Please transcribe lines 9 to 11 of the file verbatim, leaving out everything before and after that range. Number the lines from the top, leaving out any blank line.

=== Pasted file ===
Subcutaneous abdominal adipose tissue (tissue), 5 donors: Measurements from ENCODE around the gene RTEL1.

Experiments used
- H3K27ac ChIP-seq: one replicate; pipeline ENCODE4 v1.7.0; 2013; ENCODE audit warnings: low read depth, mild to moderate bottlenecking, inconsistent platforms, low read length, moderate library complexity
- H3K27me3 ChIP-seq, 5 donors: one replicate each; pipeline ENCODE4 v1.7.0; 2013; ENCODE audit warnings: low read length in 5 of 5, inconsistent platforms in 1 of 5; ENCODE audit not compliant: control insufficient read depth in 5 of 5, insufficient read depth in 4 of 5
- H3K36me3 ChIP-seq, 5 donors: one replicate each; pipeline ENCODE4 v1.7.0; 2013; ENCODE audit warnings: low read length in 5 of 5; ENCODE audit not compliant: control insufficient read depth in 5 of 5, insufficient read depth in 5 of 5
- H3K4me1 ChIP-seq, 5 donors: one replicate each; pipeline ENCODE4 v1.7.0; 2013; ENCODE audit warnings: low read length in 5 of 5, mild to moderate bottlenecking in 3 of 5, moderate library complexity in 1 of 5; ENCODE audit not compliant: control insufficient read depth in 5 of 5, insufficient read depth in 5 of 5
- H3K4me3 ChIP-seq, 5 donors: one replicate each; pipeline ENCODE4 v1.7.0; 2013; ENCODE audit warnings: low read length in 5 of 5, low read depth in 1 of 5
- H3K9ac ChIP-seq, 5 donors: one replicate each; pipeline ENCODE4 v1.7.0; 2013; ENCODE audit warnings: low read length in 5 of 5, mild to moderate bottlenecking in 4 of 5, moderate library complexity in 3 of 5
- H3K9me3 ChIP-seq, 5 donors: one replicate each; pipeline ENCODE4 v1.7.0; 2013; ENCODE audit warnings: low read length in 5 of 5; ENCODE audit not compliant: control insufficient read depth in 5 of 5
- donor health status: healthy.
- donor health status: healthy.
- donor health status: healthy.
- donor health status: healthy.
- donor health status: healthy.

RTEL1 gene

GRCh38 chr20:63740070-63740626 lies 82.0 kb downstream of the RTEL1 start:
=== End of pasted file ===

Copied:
- H3K9me3 ChIP-seq, 5 donors: one replicate each; pipeline ENCODE4 v1.7.0; 2013; ENCODE audit warnings: low read length in 5 of 5; ENCODE audit not compliant: control insufficient read depth in 5 of 5
- donor health status: healthy.
- donor health status: healthy.